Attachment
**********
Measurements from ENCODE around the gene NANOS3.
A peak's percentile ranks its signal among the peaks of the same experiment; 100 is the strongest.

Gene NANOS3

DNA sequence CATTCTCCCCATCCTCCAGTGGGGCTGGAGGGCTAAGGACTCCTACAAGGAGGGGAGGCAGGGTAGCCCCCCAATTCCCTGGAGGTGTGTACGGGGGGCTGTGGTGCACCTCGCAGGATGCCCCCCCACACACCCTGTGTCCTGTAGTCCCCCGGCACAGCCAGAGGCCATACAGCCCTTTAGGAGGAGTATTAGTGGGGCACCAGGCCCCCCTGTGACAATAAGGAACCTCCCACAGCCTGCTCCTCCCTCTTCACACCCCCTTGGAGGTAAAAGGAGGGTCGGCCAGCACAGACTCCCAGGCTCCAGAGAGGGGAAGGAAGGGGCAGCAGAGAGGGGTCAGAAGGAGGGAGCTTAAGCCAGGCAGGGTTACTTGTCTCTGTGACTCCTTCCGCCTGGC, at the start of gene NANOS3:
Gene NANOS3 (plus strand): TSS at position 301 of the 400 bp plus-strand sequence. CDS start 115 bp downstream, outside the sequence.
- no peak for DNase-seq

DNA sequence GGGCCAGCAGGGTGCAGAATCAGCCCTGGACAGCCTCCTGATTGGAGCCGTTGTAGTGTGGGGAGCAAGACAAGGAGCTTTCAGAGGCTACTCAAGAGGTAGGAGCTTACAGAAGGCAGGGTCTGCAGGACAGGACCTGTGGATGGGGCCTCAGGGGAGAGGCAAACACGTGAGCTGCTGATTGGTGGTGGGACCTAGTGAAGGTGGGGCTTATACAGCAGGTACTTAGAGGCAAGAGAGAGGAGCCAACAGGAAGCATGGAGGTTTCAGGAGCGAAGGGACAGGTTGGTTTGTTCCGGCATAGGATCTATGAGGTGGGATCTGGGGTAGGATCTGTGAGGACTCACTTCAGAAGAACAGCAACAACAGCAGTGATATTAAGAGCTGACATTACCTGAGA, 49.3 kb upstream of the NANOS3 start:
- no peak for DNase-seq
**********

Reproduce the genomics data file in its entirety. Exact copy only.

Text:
Measurements from ENCODE around the gene NANOS3.
A peak's percentile ranks its signal among the peaks of the same experiment; 100 is the strongest.

Gene NANOS3

DNA sequence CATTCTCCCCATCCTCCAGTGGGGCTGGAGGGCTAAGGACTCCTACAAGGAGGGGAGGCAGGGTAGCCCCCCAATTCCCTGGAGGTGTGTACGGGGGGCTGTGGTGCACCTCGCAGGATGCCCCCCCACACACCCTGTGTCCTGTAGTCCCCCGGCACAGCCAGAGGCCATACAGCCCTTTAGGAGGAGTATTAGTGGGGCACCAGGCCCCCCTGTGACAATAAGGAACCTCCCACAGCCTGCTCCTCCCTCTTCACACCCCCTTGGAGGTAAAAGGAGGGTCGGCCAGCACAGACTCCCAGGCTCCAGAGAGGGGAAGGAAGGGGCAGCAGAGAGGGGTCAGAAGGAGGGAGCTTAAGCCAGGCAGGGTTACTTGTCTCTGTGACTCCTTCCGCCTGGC, at the start of gene NANOS3:
Gene NANOS3 (plus strand): TSS at position 301 of the 400 bp plus-strand sequence. CDS start 115 bp downstream, outside the sequence.
- no peak for DNase-seq

DNA sequence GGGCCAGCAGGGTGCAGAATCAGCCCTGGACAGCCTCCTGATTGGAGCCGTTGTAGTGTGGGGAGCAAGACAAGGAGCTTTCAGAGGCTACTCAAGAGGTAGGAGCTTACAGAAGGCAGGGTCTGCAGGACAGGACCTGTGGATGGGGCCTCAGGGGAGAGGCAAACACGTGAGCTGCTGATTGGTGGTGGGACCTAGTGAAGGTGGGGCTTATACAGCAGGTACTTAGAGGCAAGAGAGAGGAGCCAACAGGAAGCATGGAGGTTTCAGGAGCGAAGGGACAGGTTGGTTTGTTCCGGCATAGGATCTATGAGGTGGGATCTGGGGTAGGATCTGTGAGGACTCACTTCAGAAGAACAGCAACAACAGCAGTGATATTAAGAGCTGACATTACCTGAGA, 49.3 kb upstream of the NANOS3 start:
- no peak for DNase-seq